Objective: Total knee arthroplasty (TKA) and total hip arthroplasty (THA) are common and effective surgical procedures. This study sought to compare utilization and short-term outcomes of primary TKA and THA in adjacent regions of Canada and the United States. Methods: The study was designed as a retrospective cohort study of patients who underwent primary TKA or THA, comparing administrative data from New York and Ontario in 2012–2013. Demographic features of the TKA and THA patients, per capita utilization rates, and short-term outcomes were compared between the jurisdictions. Results: A higher percentage of New York hospitals performed TKA compared to Ontario hospitals (75.7% versus 42.1%; P < 0.001), and the mean annual procedural volume for TKAs was lower in New York hospitals (mean 179 versus 327 in Ontario hospitals; P < 0.001). After direct standardization, utilization was significantly lower in New York compared to Ontario, both for TKA (16.1 TKAs versus 21.4 TKAs per 10,000 population per year; P < 0.001) and for THA (10.5 THAs versus 11.5 THAs per 10,000 population per year; P < 0.001). For those who underwent TKA, the length of stay in Ontario hospitals was significantly longer (mean 3.7 days versus 3.4 days in New York hospitals; P < 0.001). A smaller percentage of New York patients were discharged directly home (46.2% versus 90.9% of Ontario patients; P < 0.001), but 30-day and 90-day readmission rates were higher in New York compared to Ontario (30-day rates, 4.6% versus 3.9% [P < 0.001]; 90-day rates, 8.4% versus 6.7% [P < 0.001]). For the THA cohorts, the results with regard to length of stay, discharge disposition, and readmission rates were similar to those for TKA. Conclusion: Ontario has higher utilization of total joint arthroplasty than New York but has a smaller percentage of hospitals performing these procedures. Patients are more likely to be discharged home and less likely to be readmitted in Ontario. Our results suggest areas where each jurisdiction could improve.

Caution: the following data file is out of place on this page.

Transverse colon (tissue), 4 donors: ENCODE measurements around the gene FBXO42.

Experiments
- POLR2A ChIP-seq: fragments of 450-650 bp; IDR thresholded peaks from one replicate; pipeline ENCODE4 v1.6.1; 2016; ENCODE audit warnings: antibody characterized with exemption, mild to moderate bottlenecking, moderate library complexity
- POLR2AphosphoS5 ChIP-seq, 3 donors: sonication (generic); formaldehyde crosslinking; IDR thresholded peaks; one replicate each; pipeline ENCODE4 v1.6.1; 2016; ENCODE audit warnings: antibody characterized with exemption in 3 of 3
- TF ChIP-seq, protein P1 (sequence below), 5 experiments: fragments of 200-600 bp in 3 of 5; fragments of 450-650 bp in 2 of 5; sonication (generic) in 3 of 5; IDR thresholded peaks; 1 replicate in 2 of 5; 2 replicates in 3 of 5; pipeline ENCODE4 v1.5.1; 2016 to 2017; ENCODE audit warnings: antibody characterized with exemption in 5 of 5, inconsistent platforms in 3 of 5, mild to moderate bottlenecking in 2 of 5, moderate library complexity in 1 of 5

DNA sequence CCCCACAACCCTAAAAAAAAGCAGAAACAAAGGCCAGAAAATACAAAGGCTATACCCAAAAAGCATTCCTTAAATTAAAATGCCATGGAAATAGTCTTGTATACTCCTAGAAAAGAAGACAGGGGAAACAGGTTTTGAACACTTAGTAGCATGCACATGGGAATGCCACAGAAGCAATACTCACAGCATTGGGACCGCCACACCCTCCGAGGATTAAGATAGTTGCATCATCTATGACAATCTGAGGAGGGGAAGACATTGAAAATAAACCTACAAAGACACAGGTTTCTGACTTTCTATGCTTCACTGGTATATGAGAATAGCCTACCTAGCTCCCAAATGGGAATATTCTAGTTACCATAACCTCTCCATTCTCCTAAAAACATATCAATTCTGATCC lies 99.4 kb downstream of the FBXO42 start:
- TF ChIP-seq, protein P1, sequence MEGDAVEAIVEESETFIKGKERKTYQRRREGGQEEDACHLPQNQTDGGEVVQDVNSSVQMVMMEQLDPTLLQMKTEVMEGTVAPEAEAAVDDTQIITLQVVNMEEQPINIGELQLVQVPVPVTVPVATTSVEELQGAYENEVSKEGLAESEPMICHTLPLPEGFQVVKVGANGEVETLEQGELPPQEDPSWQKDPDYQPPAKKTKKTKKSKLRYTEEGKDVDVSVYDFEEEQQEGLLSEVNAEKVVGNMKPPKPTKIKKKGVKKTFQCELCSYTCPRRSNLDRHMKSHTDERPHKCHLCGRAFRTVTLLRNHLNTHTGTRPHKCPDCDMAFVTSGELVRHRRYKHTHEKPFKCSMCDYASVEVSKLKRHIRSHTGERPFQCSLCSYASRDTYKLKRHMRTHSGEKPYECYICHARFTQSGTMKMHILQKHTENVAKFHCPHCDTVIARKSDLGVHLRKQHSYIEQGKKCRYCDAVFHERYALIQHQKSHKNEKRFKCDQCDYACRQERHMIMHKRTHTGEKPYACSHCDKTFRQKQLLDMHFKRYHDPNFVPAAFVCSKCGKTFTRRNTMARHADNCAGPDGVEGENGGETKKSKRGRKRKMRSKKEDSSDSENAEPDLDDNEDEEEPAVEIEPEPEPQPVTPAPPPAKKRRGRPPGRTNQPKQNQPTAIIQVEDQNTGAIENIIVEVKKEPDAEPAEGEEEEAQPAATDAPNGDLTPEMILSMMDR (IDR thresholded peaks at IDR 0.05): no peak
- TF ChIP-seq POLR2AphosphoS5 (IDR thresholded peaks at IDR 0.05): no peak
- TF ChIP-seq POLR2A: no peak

ASJC Scopus subject areas
- Immunology and Allergy